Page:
Skin2Skin

Members
  • Content Count

    23,907
  • Joined

  • Last visited

  • Days Won

    74

About Skin2Skin

  • Rank
    Member
  • Birthday December 18

Profile Information

  • Location
    Chapel Hill, NC
  • Gender
    Female
  • Springsteen fan since?
    1973
  • Does Mary's dress wave or sway?
    waves
  • Sex?
    Female

Contact Methods

  • Website URL
    http://www.tarotpassages.com
  • ICQ
    0

Recent Profile Visitors

35,855 profile views
  1. Many times, but not since the album Spike. My favorite tour was Punch the Clock, but I also loved the song spinning wheel.
  2. Well, Western Stars is very influenced by Blazing Saddles. So I take your point.
  3. Seeing them next month. For some reason, I gave this album short shrift when it came out. It's excellent. And they have another one released this year. So that'll be next up.
  4. She is truly wonderful live. If you get a chance to see her, do it.
  5. This is really what I came to post: https://www.app.com/story/entertainment/music/2019/10/21/bruce-springsteen-western-stars-mental-health-therapy-john-wayne-western-stars-transcript/3989703002/?fbclid=IwAR0tvPuab57iEnGHv6QxHR6ozOkgpWQjca2OYKQHR_Jt26mmPx7OqxX_WsA
  6. I do get sucked in to some stupid arguments. It's a weakness. But I learn things just the same. Last night's reading: http://www.flickchart.com/blog/hold-your-applause-the-case-for-and-against-clapping-in-a-cinema/ https://chicagoist.com/2012/02/14/movie_rant_clapping_in_a_movie_thea.php I have a friend irl who is highly reactive to even the whispered intimation of "being told what to do." It makes her make some decisions that are contrary to her best interests. I don't understand it, but I recognize it as a cultural response. OTOH, when I think someone in conversation is trying to impose his or her will on me, I can get rather reactive myself. And I generally don't regret doing so. Different methods of individuation, I guess.
  7. I think the theatres have been told to play the movie fairly loudly, because I read about one person's experience where someone complained (imagine that) it was too loud. The movie theatre accommodated that person, and the person who wrote about it thought it was way too low. My husband thought the movie was too loud, but I thought it was glorious and perfectly calibrated, being surrounded by the music. And normally I'm the one who prefers music not being too loud. I'm guessing that it was distributed to theatres with the suggestion of sound level, but hopefully Bruce wasn't so officious (pretentious) as to make such a request. LOL You know, when Bruce spent so much time on sound checks when he switched to large arenas, people appreciated his concern for the fans. Funny how things change. No one said, "If he really cared about his fans, the tickets would be free. And then he'd take us all out for dinner at a nice restaurant." Nor did they say, "Why is he so pretentious that he thinks people want to hear his music? He wants to force good acoustics on us. The nerve!"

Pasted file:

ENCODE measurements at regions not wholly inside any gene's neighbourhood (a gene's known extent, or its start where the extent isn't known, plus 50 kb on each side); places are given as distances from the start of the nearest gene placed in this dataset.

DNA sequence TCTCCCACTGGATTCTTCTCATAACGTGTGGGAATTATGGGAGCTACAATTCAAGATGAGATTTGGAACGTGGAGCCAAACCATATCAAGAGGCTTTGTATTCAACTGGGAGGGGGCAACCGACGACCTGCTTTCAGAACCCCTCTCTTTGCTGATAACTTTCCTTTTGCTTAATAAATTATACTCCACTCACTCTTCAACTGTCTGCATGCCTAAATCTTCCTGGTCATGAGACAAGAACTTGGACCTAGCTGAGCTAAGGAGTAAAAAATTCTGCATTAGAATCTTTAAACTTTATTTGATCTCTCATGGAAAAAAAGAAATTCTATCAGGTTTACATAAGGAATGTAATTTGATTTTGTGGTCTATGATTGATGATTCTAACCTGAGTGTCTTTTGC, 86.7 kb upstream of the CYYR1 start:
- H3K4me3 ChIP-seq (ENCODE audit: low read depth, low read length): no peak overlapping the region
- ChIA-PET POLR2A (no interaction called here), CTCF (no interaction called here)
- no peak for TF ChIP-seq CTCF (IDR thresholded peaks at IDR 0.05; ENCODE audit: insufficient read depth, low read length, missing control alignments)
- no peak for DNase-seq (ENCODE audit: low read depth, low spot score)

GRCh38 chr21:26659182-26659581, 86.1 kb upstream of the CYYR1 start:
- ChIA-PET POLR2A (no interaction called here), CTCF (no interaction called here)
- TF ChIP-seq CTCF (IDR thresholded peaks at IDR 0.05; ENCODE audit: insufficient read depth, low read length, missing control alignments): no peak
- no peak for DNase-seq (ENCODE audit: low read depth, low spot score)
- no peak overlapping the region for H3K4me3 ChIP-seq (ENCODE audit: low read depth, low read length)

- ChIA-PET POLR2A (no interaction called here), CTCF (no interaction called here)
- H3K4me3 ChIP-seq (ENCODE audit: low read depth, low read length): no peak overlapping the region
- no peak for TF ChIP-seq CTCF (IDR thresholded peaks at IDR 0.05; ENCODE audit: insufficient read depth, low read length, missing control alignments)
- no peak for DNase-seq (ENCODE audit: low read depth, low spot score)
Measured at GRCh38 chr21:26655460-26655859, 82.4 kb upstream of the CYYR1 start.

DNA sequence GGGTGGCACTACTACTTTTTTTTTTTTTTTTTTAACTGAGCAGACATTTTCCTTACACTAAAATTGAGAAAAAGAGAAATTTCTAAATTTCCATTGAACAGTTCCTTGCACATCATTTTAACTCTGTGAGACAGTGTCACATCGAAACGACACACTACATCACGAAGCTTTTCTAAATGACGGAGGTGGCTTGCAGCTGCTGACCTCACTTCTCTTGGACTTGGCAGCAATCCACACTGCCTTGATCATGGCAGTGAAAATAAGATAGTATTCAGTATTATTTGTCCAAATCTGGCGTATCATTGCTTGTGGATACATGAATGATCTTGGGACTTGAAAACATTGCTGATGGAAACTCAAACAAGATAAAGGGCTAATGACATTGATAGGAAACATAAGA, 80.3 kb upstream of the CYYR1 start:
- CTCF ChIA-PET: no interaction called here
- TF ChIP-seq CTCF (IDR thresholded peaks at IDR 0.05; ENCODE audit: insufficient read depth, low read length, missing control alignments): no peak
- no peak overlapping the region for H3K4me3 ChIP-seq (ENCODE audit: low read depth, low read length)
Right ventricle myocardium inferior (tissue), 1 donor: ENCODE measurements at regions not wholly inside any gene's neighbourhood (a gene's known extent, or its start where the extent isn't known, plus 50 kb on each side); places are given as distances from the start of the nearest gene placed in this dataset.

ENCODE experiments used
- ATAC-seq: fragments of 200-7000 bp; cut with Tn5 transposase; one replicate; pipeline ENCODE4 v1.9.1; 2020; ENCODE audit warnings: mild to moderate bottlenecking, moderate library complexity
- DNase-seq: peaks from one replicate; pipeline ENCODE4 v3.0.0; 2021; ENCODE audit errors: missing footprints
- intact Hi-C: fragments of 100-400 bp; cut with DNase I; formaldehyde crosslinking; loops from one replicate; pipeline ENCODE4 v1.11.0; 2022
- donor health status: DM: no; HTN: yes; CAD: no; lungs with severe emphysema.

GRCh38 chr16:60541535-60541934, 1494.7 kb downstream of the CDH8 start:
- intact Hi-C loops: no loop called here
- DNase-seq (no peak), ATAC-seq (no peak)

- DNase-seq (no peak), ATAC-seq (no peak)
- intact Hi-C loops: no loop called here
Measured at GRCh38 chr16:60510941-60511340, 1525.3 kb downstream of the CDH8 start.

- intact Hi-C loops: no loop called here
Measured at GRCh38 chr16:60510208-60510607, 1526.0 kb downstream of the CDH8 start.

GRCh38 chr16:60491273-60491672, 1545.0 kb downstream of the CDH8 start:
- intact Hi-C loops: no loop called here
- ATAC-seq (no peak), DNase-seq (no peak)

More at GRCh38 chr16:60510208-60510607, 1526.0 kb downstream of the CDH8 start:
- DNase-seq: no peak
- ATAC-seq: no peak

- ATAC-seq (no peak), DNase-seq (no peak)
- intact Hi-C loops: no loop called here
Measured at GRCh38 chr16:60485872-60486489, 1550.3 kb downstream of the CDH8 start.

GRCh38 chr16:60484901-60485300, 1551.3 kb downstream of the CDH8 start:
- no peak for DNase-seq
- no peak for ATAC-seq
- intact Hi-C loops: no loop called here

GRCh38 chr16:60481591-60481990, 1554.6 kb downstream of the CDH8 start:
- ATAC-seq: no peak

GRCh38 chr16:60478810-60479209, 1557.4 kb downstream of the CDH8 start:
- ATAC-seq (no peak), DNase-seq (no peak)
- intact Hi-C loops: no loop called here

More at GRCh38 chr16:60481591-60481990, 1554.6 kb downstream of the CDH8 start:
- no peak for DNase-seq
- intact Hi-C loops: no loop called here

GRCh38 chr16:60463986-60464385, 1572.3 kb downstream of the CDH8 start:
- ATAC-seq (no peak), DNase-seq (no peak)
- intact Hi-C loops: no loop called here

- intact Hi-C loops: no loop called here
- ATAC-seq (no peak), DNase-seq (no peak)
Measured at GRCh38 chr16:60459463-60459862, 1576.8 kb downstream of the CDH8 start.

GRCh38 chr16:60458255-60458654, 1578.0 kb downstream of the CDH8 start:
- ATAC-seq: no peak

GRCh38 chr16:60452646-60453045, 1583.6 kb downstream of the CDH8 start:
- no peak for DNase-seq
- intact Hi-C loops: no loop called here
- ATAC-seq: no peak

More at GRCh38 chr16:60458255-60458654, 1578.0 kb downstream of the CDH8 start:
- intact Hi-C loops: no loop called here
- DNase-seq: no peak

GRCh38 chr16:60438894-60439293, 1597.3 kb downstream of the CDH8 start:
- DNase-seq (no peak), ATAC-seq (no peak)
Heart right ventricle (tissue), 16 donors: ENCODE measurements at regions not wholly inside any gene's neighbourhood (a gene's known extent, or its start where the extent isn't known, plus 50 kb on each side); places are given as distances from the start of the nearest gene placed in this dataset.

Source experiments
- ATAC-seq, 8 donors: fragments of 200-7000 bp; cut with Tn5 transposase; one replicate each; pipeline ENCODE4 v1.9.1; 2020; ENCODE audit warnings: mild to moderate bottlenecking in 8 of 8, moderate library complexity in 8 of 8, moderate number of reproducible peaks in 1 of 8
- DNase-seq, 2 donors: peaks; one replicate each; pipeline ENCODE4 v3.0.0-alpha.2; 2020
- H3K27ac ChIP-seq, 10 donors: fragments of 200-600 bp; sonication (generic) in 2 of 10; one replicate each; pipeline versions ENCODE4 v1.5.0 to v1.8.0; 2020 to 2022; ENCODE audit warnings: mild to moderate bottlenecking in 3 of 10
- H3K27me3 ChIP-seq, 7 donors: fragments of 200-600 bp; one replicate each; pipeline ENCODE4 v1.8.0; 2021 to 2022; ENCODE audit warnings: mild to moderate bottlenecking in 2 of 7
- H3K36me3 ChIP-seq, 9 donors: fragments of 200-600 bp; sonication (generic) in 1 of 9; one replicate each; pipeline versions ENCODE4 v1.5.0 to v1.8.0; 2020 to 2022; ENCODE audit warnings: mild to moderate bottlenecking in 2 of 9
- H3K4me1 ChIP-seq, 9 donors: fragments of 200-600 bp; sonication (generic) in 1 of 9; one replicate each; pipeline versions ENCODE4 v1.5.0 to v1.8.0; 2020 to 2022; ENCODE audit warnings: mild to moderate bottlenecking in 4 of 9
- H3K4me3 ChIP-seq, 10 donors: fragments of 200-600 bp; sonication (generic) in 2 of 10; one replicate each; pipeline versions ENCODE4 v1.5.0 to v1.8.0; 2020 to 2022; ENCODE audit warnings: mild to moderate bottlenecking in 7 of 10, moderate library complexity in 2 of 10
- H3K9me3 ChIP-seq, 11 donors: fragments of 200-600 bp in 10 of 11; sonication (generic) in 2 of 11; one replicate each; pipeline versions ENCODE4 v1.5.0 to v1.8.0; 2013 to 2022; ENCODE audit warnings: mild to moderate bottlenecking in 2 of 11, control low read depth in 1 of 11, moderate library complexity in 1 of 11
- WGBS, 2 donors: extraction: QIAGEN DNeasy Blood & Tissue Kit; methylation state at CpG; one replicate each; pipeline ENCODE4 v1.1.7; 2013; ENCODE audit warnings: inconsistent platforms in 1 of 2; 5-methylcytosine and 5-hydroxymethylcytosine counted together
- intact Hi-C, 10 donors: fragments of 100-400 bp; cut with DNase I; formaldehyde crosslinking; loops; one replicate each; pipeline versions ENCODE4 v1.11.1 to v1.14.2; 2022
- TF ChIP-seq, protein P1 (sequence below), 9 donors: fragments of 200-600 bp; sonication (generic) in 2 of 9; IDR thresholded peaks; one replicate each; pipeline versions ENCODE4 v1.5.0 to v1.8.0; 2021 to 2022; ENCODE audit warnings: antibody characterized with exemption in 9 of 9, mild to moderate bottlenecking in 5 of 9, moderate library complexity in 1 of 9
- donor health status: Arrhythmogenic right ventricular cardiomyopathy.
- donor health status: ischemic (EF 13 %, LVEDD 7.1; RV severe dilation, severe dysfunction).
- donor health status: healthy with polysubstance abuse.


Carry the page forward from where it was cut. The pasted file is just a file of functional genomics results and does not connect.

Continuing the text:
8. If you are debating whether or not to attend the movie or wait til the video comes out, I really believe it is a movie that shines particularly with the music surrounding you and the large screen inviting you into the barn. The sound and ambiance are simply gorgeous. (If while you're in a movie theatre, you don't feel the need to do things that are only appropriate in the privacy of your home, that is. LOL)
  9. Actually, it's sad. Sad that you have to tell people to behave with courtesy for your fellow movie-goers. There is no doubt in my mind that he is asking for us, the audience who is actually there to hear what he has to say, as well as sing, and not out of any "pretentiousness" nor self-aggrandizement. Do you really think at this point that Bruce Springsteen shouldn't take himself seriously as an artist? Do you really think he hasn't earned that? It doesn't matter, either way. This is about people behaving with a modicum of civility and respect for others who have "paid the cost" to see the Boss. In a very different setting. This talking and cheering stuff is relatively new. I saw Rocky (the first one) in the theaters and no one cheered. Maybe in subsequent Rocky movies they did. And depending on where you see movies, there is sometimes serious interaction with the film/audience (and I'm not talking about Rocky Horror, which of course, made its money on film/audience interaction). All of which to say, I think the word "pretentious" is being misused here. And I suspect it's more related to the Western Stars album than it is the request for people to behave in a way that allows other moviegoers to hear the movie. I'd be fascinated to know the correlation between people who don't like Western Stars (the album) and people who think this request is pretentious. "How dare the rock and roller who encouraged audience participation in the 80's request the opposite? How dare he do this Jimmy Webb-styled album? He's too big for his britches." I just think this line of questioning is weird. And entitled. It's not like it's required by the state to see the movie in a theatre, after all.
  10. Happy to say it didn't happen at either of the shows I saw.
  11. Yes. But technology that doesn't impose subtitles on those who are not hard of hearing and who would find it distracting.